He does lock the doors after business hours, but that only helps keep honest people honest.

  12. avatar Joe R. says:

    I think the lesson here is long-term.

    Once this situation (if it can be) is ‘cured’, then thieves may be attempting to do the same to your house to get guns.

    And, it could happen whenever.

    Any day could just be a bright sunny day, until you have to unleash hell on someone. And that, my friends, has not, and will not, change.

  13. avatar Soylent Green says:

    This is more like what they need

    https://youtu.be/e3QCDc5PAlo

  14. avatar It'sa me Vinny says:

    10. Does your security video recording system store crisp and clear video for at least 14 days to be used to investigate criminal activity, missing guns and inventory, etc?

    Pulling video for criminal cases is half of my job. Have multiple people trained on how to operate and extract video from your system. Electronic storage is cheap most business should have 30days of on-site and remote backups. Camera placement is also important. Place height tape on the door and consider placing some cameras at eye level. You’d be surprised at how many burglars don’t directly cover their face and just shield their face from above. Install exterior cameras with sufficient resolution to clearly and cleanly provide license plates and vehicle descriptions to law enforcement.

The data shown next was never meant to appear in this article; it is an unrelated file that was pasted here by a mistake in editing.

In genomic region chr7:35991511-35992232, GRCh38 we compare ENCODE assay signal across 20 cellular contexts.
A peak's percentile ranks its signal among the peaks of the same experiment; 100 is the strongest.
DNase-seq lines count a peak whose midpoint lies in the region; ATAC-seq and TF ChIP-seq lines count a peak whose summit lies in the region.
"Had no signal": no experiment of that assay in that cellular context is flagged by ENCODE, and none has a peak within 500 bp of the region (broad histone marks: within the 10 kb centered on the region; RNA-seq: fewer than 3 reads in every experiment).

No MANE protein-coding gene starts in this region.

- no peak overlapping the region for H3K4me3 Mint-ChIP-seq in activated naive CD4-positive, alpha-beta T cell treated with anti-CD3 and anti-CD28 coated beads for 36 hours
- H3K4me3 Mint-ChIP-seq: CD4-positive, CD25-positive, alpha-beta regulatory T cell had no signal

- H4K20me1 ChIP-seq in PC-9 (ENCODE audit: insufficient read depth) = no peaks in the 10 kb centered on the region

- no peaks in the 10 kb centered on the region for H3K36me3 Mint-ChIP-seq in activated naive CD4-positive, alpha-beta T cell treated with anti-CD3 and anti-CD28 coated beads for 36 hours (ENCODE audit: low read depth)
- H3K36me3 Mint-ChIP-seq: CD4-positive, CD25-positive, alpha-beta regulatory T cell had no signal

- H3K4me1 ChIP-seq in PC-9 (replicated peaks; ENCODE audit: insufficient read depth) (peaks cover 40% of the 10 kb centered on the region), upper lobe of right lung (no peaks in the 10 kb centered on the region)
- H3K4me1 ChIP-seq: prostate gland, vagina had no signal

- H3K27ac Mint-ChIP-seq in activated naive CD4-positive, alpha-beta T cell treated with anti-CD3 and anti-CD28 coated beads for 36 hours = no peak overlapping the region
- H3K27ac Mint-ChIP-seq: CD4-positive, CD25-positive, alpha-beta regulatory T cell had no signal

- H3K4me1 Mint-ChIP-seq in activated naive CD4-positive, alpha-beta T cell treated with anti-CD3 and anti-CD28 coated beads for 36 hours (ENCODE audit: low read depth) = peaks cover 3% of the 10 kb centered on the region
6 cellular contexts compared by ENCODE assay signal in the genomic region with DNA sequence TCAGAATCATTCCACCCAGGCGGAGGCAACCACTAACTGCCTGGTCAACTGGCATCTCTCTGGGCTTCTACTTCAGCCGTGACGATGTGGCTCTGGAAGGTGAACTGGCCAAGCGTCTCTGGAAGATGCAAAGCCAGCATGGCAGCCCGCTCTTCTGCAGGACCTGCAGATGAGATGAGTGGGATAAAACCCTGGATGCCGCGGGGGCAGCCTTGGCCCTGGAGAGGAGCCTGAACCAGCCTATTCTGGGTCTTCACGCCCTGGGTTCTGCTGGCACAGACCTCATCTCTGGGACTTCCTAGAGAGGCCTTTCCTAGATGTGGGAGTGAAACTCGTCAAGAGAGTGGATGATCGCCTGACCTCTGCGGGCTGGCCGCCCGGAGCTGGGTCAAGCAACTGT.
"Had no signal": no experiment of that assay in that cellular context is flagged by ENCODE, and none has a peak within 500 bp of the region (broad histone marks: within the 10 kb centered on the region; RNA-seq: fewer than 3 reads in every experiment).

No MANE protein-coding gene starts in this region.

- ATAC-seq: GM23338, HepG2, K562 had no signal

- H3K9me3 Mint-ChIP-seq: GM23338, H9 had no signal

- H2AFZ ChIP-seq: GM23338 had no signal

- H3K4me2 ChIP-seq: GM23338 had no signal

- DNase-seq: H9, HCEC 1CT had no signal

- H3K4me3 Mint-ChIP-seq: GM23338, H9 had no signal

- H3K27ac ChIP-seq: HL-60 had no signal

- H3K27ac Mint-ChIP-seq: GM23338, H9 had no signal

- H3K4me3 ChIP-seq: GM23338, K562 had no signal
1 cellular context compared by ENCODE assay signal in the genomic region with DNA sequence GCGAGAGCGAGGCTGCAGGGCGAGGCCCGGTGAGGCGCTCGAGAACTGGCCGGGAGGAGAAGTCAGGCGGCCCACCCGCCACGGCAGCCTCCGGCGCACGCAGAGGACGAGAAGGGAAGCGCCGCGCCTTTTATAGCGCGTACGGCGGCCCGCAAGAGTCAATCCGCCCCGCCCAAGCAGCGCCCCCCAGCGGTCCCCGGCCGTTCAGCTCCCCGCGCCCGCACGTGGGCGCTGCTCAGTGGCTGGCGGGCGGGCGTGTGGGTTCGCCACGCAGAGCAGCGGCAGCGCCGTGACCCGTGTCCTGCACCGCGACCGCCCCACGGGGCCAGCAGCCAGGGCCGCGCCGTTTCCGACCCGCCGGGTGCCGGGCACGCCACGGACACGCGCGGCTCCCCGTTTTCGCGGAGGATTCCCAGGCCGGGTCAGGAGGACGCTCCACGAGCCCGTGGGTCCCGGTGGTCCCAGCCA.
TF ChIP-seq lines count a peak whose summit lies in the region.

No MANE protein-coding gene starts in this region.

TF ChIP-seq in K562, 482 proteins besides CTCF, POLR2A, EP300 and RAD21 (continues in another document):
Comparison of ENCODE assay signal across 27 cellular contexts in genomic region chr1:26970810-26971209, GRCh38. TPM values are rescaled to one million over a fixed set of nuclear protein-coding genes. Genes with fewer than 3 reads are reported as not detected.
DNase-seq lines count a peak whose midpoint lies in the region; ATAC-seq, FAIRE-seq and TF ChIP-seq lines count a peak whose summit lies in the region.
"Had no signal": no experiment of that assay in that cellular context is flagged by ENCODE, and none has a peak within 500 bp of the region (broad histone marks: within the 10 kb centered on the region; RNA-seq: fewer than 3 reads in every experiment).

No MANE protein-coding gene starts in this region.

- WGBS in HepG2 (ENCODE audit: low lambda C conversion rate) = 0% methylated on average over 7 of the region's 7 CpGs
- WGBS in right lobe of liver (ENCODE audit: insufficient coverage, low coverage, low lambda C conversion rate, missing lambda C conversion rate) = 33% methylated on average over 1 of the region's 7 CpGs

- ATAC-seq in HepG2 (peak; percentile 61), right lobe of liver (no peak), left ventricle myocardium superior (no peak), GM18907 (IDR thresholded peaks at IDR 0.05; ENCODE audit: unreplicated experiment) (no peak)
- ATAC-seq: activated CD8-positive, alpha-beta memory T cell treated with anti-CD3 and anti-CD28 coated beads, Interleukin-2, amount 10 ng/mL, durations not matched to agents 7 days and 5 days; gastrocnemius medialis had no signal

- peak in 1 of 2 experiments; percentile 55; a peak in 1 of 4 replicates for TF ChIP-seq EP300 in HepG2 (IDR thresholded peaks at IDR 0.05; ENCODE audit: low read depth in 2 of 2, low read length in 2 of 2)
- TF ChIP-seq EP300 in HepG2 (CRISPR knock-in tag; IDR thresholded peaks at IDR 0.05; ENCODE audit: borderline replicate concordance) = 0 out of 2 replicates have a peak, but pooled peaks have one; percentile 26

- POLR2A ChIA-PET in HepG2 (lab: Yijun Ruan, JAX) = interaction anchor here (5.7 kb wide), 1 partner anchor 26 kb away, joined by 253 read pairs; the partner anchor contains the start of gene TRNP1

15. avatar Phantom Rider says:

    10. Does your security video recording system store crisp and clear video for at least 14 days to be used to investigate criminal activity, missing guns and inventory, etc?

    Pulling video for criminal cases is half of my job. Have multiple people trained on how to operate and extract video from your system. Electronic storage is cheap most business should have 30days of on-site and remote backups. Camera placement is also important. Place height tape on the door and consider placing some cameras at eye level. You’d be surprised at how many burglars don’t directly cover their face and just shield their face from above. Install exterior cameras with sufficient resolution to clearly and cleanly provide license plates and vehicle descriptions to law enforcement.